I had to deal with MaxScale-related issues this week, so I'd like to remind those who use Docker for testing about Personally I prefer to build from source. In any case, I'd like us all to remember that in older versions one may have to set strip_db_esc option explicitly for service to deal with database names containing underscore (_). Recent 2.0.x versions have it enabled by default (see MXS-801).

I also had to explain how online ALTER TABLE works, specifically, when it sets exclusive metadata locks in the process. I still do not see this topic properly explained in the manual, so I had to report Bug #84004, "Manual misses details on MDL locks set and released for online ALTER TABLE".

By no means I am a developer for 11 years already, even less one should expect writing Java code from me. Anyway, I had to explain how to replace Oracle's ref_cursors (a.k.a cursor variables) in MySQL, both in stored procedures and in Java code that calls them. If you are wondering what is this about, check this fine manual. Note that this feature is missing in MySQL, even though it was suggested to implement it here. In general, MySQL allows just to run SELECTs in stored procedures and then in Java you can process each of the result sets returned any way you want. Things may get more complicated when more than one result set is produced, and they are even more complicated in Oracle with nested cursor expressions. So, I plan to devote a separate blog post to this topic one day. Stay tuned.

I answer questions coming not only from customers. Old friends, community users out of nowhere and, even more, colleagues are welcomed to discuss whatever MySQL- or MariaDB-related  problem they may have. If I know how to help, I'll do this, otherwise I'll quickly explain that I am of no good use. This is how I ended up testing MariaDB's CONNECT storage engine quickly as a replacement for the Federated engine, that is, to link table to a remote MySQL table. Basic instructions on how to set it up and use MySQL type looked simple, but when I tried to test on Fedora 23 and hit a problem of missing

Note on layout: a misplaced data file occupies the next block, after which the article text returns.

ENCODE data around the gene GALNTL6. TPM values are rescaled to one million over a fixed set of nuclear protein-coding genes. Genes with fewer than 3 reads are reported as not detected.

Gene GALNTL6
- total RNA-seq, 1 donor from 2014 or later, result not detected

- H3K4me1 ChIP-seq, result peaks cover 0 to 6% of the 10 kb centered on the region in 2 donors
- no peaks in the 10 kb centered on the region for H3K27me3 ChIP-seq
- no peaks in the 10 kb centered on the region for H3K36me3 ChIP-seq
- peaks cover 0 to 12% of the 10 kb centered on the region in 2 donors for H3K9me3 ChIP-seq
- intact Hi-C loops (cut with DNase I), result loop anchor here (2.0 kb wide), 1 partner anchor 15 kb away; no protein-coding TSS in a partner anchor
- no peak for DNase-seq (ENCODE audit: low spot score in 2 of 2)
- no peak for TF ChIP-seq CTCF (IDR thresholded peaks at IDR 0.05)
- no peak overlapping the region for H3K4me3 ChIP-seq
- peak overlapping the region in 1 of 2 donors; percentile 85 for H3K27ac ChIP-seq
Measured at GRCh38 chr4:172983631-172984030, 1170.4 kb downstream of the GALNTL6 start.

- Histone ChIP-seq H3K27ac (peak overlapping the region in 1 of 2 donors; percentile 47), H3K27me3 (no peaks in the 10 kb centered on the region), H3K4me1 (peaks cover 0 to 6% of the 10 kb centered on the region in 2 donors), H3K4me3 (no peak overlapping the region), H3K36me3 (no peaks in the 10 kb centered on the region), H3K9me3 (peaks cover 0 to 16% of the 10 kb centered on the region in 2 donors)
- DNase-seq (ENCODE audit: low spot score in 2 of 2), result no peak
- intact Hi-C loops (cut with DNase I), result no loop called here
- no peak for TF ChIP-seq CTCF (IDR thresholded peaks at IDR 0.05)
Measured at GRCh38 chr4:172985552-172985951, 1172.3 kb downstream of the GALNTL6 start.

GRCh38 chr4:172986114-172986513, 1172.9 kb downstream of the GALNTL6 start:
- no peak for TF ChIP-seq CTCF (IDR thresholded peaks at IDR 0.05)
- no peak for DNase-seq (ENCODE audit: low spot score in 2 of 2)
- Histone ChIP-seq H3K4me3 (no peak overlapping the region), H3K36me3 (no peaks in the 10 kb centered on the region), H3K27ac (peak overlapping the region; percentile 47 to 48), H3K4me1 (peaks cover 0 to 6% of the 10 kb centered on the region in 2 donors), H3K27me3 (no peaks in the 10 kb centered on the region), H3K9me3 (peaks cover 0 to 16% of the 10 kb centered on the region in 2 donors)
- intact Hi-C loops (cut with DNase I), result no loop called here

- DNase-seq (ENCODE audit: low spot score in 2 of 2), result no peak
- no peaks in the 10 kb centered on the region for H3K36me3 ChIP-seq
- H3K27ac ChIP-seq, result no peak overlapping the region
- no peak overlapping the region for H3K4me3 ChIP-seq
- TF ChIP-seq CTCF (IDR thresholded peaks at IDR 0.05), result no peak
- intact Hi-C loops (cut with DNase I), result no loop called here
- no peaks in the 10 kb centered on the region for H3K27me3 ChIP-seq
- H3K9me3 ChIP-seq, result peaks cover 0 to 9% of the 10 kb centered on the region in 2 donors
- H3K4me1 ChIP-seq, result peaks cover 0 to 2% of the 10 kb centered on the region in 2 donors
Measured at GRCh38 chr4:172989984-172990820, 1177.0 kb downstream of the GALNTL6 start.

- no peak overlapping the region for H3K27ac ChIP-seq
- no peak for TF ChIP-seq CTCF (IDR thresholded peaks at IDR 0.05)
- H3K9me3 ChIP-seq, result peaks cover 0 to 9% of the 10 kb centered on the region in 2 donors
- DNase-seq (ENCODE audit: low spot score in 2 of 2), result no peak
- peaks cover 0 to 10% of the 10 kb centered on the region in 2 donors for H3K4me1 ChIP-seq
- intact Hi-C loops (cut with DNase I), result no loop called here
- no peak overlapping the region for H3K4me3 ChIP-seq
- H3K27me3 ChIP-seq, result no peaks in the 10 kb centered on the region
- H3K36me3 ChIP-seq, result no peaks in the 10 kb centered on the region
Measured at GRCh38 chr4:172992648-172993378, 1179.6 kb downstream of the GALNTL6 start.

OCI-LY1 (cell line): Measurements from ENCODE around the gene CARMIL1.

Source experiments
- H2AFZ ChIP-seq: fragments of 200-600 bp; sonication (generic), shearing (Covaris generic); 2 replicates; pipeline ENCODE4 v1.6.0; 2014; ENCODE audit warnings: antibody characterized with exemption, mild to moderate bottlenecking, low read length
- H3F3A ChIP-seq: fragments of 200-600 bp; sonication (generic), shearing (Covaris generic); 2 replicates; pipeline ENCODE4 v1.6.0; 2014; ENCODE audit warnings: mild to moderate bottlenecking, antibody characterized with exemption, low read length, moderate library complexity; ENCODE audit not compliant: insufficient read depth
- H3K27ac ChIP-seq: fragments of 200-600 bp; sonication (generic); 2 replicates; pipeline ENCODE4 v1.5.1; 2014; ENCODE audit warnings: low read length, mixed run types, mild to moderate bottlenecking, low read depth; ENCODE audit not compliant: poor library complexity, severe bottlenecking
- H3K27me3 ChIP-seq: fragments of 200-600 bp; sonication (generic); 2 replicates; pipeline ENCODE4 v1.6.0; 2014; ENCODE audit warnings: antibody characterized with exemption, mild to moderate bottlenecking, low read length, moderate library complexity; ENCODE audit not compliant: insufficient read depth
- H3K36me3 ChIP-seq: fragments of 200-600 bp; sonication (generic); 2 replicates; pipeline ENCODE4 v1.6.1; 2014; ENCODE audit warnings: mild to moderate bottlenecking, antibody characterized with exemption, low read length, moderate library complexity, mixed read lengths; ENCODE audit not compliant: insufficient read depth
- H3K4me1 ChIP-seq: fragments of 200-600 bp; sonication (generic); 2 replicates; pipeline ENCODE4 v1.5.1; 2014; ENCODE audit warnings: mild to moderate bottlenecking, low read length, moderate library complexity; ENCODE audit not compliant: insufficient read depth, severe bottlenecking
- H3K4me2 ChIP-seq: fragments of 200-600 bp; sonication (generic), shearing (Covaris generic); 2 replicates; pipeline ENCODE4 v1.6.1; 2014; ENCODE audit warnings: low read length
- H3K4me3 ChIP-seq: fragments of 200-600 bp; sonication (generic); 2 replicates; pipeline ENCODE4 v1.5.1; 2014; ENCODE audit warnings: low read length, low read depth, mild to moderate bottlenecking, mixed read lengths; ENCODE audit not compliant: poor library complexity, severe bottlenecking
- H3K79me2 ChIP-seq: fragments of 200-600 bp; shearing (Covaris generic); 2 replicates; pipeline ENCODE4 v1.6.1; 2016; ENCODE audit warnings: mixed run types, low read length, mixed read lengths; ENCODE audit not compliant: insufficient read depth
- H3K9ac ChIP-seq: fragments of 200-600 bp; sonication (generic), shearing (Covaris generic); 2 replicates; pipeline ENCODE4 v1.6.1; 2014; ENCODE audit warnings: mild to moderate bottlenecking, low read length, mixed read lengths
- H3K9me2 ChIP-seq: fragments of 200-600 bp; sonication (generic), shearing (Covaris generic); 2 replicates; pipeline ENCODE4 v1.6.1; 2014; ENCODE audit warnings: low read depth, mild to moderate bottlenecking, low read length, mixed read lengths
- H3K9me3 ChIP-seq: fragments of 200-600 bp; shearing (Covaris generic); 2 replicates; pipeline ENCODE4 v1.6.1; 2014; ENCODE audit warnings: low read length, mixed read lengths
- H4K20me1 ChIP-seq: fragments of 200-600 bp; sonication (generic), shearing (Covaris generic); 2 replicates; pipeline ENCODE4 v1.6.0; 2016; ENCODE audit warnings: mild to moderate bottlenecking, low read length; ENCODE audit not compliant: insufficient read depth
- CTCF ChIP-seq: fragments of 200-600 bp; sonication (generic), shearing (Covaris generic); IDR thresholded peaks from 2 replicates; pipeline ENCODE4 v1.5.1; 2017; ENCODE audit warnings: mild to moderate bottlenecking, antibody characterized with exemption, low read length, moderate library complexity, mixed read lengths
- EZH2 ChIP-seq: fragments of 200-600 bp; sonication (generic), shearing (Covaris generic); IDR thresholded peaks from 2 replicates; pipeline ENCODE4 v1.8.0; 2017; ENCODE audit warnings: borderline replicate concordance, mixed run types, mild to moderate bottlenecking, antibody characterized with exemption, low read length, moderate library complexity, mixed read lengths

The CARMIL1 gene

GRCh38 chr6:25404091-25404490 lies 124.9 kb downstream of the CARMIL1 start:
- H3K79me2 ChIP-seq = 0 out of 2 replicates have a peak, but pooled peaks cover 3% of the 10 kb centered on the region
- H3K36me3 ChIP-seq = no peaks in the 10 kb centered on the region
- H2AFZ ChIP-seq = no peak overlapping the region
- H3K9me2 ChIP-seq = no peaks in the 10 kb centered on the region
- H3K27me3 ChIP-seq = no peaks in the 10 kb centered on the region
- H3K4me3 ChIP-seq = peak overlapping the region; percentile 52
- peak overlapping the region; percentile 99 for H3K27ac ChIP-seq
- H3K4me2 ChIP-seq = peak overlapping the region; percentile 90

MariaDB [(none)]> INSTALL SONAME 'ha_connect';
ERROR 1126 (HY000): Can't open shared library '/home/openxs/dbs/mariadb10.1/lib/plugin/'
  (errno: 2, cannot open shared object file: No such file or directory)
the solution was not really straightforward. First of all I had to install unixODBC.x86_64 2.3.4-1.fc23 RPM, but it also does not provide

[openxs@fc23 node2]$ find / -name libodbc.* 2>/dev/null
So, I had to apply a quick and dirty hack:

[openxs@fc23 node2]$ sudo ln -s /usr/lib64/  /usr/lib64/
As a result CONNECT engine worked as expected, as long as proper account and IP-address where used:
MariaDB [test]> INSTALL SONAME 'ha_connect';
Query OK, 0 rows affected (0.27 sec)

MariaDB [test]> create table r_t2(id int primary key, c1 int) engine=connect table_type=mysql connection='mysql://msandbox:msandbox@';
Query OK, 0 rows affected (0.04 sec)

MariaDB [test]> select * from r_t2;                     
| id | c1   |
|  1 |    2 |
|  2 |    3 |
2 rows in set (0.00 sec)
From configuring MaxScale to work with database having underscore in the name to re-writing Java code that used to work with Oracle RDBMS for MySQL, with many missing details in the manuals and software bugs identified or reported in between, and all that with ongoing studies of performance problems and lost quorums, rolling upgrades and failed SSTs in Galera clusters - this is what support engineers here in MariaDB have to deal with during a typical working week.